Two Trending Topics

Extra, extra read all about it right now, because these days, almost all the information we get has an expiration date or at least a short shelf life. But lucky for you, we’ve compiled two trending news stories to keep you abreast of the day’s topics.

Jeb Bush Negates Jeb Bush

Our Space Jeb BushWhile he had to compete with Chavez and snow to get the press’s attention on this, the day of his book release, Jeb Bush (R) has only one problem: Tuesday morning, Bush, a former Florida governor, spoke on MSNBC’s Morning Joe stating that he would support a path to citizenship that does not give people incentive to come to the United States illegally— although he does say he’s not sure how they might be able to do that.

His comments are contrary to what may be written in his book, which also came out today, and he defends his change of heart by stating that the book was written last year, before the bipartisan immigration reformation efforts.

Despite Bush explaining the discrepancies in opinion (simply, he changed his mind since he wrote it) and narrowing his negation to one sentence in the interview, the word spread on social media from blogs to twitter. By 10:00 a.m., Jeb Bush was trending, and while he went on the interview to promote his book, Immigration Wars, the news turned from spotlighting his written word to his immigration inconsistency.

While, typically, people changing their minds is a good thing whether it’s because they further researched a topic or allowed themselves think a different way, Bush finds himself in a bleak situation facing bad press. Bush’s predicament perfectly depicts how fast information can travel and that some forms of media can’t keep up with the “real-world” pace anymore (such as the printed word). Even something written just last year is out dated.

Isn’t that a Horse of a Different Color

“The meat would be shoveled into carts, and the man who did the shoveling would not trouble to lift out a rat even when he saw one—there were things that went into the sausage in comparison with which a poisoned rat was a tidbit. There was no place for the men to wash their hands before they ate their dinner, and so they made a practice of washing them in the water that was to be ladled into the sausage.”

-Upton Sinclair, The Jungle

The quote above, along with many others like it from The Jungle, sparked the first Food and Drug Acts in the United States in the early 1900s. While food is much safer today than it was back in the Chicago stockyards Sinclair wrote about, outbreaks and questionable ingredients still make their way into food sources.

Most recently, officials found horse meat mixed with beef products in the United Kingdom, France and Sweden.  Although the meat can be eaten without health risks (unlike many food contaminations such as the Peanut Butter contamination), the idea of eating horse meat is utterly repulsive to many of the people living in the UK—even though other countries in Europe such as France and Italy use horse meat as a food ingredient; deceiving the consumer is, to put it simply, a big time no-no.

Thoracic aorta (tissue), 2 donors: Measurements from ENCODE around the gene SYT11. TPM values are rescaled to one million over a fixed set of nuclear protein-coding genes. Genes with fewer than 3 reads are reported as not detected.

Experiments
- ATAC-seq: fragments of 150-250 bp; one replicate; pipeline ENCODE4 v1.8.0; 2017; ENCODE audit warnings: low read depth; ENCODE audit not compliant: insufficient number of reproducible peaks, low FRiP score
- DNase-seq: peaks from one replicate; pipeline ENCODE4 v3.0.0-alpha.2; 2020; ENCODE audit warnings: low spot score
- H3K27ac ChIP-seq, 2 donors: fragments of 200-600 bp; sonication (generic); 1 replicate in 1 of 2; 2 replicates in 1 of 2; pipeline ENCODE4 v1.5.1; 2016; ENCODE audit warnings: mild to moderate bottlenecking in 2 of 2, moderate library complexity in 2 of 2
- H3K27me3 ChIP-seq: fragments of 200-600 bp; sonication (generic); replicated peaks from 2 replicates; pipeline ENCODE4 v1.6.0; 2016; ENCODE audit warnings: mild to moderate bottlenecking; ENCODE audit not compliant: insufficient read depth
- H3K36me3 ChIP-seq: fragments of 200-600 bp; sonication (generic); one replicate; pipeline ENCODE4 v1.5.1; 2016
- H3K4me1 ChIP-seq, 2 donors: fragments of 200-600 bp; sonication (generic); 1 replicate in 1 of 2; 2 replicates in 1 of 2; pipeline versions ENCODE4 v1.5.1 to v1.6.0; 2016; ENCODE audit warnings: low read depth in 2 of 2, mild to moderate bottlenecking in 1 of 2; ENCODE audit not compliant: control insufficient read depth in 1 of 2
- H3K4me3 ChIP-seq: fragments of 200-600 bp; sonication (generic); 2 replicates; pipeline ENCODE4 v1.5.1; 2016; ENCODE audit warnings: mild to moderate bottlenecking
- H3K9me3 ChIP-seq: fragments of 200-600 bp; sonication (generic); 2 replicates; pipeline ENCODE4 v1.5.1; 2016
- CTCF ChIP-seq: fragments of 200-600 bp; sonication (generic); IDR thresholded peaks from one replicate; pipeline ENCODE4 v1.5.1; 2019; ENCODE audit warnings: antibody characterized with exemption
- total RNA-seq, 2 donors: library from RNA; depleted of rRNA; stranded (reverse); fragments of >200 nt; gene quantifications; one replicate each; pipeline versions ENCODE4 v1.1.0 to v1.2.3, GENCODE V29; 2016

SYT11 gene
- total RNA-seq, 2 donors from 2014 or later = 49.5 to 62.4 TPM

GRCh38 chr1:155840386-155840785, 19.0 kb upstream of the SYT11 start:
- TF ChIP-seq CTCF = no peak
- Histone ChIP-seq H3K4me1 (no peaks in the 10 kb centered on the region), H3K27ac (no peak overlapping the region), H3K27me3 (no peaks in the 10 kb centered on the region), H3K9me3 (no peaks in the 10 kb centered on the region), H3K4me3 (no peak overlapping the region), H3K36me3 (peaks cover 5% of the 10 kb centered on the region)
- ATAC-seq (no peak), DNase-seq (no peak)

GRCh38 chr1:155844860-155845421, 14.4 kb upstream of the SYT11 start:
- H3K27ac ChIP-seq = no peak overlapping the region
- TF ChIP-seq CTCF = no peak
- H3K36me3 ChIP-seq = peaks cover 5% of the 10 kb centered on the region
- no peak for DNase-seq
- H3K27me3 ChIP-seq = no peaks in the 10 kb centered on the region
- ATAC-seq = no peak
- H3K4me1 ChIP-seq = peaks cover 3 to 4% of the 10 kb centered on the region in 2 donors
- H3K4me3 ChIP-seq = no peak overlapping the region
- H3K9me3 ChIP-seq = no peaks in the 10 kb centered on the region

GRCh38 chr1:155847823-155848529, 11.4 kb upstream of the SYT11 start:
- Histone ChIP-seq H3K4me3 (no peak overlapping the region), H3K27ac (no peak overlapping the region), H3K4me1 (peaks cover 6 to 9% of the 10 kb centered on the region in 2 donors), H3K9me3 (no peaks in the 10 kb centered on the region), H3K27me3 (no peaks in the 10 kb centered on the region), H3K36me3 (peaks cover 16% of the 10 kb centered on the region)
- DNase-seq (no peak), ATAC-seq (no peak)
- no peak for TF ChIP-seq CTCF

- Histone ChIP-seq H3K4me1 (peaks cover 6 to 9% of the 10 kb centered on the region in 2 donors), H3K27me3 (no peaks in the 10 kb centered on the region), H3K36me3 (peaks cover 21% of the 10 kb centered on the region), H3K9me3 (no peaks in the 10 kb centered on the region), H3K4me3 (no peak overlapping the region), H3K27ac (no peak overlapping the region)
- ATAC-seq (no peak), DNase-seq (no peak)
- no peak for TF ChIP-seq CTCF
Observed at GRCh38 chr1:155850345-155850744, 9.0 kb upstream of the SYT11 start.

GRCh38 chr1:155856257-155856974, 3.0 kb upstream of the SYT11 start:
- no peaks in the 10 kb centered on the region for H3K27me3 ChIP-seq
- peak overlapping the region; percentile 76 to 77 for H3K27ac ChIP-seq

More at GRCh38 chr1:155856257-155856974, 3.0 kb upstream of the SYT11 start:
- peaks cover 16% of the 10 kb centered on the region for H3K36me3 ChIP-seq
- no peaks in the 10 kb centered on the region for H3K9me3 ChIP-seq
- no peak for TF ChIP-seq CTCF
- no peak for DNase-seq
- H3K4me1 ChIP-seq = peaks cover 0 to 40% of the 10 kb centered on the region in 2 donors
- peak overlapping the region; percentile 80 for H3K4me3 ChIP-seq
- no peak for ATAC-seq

The UK Food Standards Agency said they believe the evidence indicates “either gross negligence or deliberate contamination in the food chain,” reports CNN. The initial outbreak, which first attracted global attention last month when Burger King found horse meat in hamburgers, has provoked the UK to test and authenticate all processed beef.

Our Space Findus Stand Blundell Park CleethorpesFindus, a Swedish frozen food company, pulled their contaminated products off the shelves. Even though the horse meat edible and eaten in countries such as Mexico, Canada, Russia and China, eating horse meat is an indelicacy for many; the issue has prompted backlash and furry at the meat industry, even from meat eaters.

With the meat industry under scrutiny, they face the pressure to not only assure officials that their packaging represents the product, but also to gain back the trust from skeptical consumers– a carefully crafted public relations program will most likely be the first step to gain back trust and get rid to the stigma surrounding the industry.

Cover Photo Source: Jon S via Flickr
Photo Source 1: Gage Skidmore via Wikimedia Commons
Photo Source 2: Green Lane via Wikimedia Commons

[author] [author_image timthumb=’on’][/author_image] [author_info]Cassandra is a Content Manager and Developer at SJG. She earned her BA from Fontbonne University in 2011. Outside the office, she enjoys an active, healthy and well-rounded lifestyle including reading, writing, running, golfing, watching films, listening to music, taking photographs, and consuming media and social media.

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